Hello Dear Friends,

2018 is a significant year in my journey, as it marks my 30th year of being a cancer survivor. I’d like to share with you my history. At the age of 22, just one week after receiving my diploma from college, I discovered I had Hodgkin’s disease, a lymphatic cancer. My next-door neighbor, Dr. Jack Monson, did my biopsy and had to share this horrific news. He was as devastated as I was; I think we were both in shock. The following years for my family were harrowing, as my parents and brother didn’t know if I would live or die.

Before the doctors could figure out my course of treatment, I had to go through a myriad of tests and a surgery. The operation was done to see how the cancer had spread and to take out my infected spleen. The surgery required a nine-inch cut through the vertical center of my abdomen. Following the surgery, I spent a week in the hospital in agonizing pain as my incised stomach muscles spasmed. It felt like a knife was being thrust into my stomach with each and every spasm. It was terribly painful.  

A few weeks later I received my treatment regimen, which consisted of six months of chemotherapy. The chemotherapy was so intense that it would burn my skin if a drop touched it. My veins were barely able to handle the “medicine” and I had a constant burning sensation in my arm. After the chemotherapy treatments, I had to endure three months of radiation treatments. I was told that I received 10 times more radiation than the people in Hiroshima or Nagasaki. It was a grueling year, this being the first year of my “real life.” 

Upon finishing treatment, I then took a frail emotional state and moved to San Francisco in September of 1989. My cancer returned just a month later and my prognosis was bleak. I wasn’t given much of a chance to live. The doctors decided to have me go through a bone marrow transplant. The odds of dying just going through this procedure were about forty percent.

Before I could even have the transplant, I had to go through intensive chemotherapy, which is almost impossible to describe. I would start throwing up within minutes of one of my many chemotherapy sessions. This would go on for an entire day. During that time I would be so dizzy and sick that I couldn’t function. It was quite awful - and this just so I could then go through a very experimental transplant where suffering was the least of my worries. 

I entered the transplant center at the University of Nebraska Medical Center in April of 1990. It was a tortuous process where extremely intense chemotherapy was administered to kill the cancer cells. Unfortunately my blood cells would be killed as well. The bone marrow was then put back into my body and I would wait to see if my system would start producing the good blood cells again. This time was a period of indescribable and relentless nausea, mouth sores, fatigue, and pain.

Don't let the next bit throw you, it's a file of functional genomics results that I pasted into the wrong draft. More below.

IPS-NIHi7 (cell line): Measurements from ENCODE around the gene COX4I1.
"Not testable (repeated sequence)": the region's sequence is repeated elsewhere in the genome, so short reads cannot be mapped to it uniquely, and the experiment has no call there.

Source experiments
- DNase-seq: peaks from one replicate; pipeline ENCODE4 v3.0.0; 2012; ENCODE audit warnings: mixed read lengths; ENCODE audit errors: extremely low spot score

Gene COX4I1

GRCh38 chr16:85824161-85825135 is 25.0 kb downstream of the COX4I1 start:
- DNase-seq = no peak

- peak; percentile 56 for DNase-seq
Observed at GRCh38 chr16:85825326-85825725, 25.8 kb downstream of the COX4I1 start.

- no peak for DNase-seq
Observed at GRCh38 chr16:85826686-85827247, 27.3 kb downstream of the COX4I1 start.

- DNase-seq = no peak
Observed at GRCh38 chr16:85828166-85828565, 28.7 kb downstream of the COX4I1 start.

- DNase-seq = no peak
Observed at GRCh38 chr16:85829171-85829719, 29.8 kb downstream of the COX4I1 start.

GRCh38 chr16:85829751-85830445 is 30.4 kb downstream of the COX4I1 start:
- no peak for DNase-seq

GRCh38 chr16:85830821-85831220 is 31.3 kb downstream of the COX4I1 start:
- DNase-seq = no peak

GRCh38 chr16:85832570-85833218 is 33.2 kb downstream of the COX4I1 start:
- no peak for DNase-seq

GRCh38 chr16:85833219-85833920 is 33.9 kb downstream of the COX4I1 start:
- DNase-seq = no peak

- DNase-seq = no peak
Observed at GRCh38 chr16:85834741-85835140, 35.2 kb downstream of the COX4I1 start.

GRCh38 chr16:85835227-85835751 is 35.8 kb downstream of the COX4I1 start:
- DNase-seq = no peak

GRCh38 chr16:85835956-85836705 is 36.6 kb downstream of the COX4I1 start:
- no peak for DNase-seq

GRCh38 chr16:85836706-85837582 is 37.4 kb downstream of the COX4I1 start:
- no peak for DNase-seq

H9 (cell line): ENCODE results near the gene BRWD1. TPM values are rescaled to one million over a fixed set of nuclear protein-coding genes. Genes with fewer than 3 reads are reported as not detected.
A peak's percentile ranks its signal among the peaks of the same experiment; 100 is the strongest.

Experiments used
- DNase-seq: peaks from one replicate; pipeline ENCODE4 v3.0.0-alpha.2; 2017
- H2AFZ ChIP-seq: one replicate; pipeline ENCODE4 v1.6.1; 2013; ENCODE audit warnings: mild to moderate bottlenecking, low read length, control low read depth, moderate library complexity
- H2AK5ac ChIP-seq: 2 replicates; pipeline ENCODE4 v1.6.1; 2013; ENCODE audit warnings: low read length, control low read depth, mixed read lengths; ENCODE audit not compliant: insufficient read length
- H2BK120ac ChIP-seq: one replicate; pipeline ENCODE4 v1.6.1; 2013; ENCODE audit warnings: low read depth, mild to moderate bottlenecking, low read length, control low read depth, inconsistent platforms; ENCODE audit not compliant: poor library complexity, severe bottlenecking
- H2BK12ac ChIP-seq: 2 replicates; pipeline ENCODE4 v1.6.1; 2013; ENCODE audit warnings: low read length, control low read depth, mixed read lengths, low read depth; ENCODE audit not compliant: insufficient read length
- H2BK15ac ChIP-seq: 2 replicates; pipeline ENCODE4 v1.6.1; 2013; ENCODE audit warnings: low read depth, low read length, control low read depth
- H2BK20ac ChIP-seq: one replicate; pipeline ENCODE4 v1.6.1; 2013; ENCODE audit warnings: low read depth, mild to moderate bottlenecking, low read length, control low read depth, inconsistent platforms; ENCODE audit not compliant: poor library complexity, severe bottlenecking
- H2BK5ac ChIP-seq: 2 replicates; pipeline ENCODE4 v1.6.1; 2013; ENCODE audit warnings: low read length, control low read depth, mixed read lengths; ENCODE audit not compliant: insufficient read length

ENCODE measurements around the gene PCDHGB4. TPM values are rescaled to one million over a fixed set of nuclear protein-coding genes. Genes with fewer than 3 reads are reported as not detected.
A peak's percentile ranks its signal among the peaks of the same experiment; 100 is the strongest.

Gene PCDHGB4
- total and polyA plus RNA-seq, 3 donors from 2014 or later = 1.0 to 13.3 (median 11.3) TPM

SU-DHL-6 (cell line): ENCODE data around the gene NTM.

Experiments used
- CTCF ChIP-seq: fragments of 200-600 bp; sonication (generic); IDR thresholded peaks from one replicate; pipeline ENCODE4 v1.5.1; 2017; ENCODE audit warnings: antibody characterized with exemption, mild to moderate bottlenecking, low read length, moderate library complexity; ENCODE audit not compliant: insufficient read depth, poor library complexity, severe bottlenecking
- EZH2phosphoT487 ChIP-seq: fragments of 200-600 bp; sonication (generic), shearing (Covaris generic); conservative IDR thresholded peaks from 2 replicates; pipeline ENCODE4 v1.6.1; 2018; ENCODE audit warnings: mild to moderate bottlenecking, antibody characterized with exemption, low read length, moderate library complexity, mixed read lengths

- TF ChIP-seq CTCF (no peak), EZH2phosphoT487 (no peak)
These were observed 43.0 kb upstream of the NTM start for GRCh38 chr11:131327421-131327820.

Through the window of my room, across the street, I could see a cemetery. It was a stark and ever present reminder of what was at stake. And it became an ever-present reality that loomed over me. Many times during the long, lonely nights, I would hear a buzzer go off and the nurses racing through the hallway. I knew someone was dying. I also knew it could be me at anytime.

I was in my hospital room for about five weeks. In May, I was released. A couple weeks later I went in for an MRI to see if I still had cancer, to see if I was to live or die. I was lucky and grateful to get a positive result.

The post-transplant process had many tribulations as well. I wondered if, or when the cancer would return. I tried not to think that way, but it was impossible not to and it loomed over me like a gun pointed at my head.

It has been an arduous journey.

BUT, the good news, the great news, is that I am living proof that medicine and research matter. It IS the difference between life and death. So many people have benefited from this research and I felt the need, privilege and responsibility to give back to this cause. I wanted to be in a position to help patients, families and care givers battle this disease medically, financially and emotionally. For these reasons, over 20 years ago I started a non-profit organization called the Cancer Fund, which is now known as David Spence’s Cancer Fund.

I know all too well the devastation caused by cancer and it’s my time to help others.

 

 

 

Amenities

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